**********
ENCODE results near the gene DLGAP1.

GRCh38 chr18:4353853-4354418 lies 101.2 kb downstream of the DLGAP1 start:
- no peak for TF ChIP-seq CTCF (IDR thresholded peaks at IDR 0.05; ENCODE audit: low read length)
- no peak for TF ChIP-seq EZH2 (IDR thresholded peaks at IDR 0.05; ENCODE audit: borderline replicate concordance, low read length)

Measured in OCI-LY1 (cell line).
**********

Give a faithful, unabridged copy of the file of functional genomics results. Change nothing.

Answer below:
ENCODE results near the gene DLGAP1.

GRCh38 chr18:4353853-4354418 lies 101.2 kb downstream of the DLGAP1 start:
- no peak for TF ChIP-seq CTCF (IDR thresholded peaks at IDR 0.05; ENCODE audit: low read length)
- no peak for TF ChIP-seq EZH2 (IDR thresholded peaks at IDR 0.05; ENCODE audit: borderline replicate concordance, low read length)

Measured in OCI-LY1 (cell line).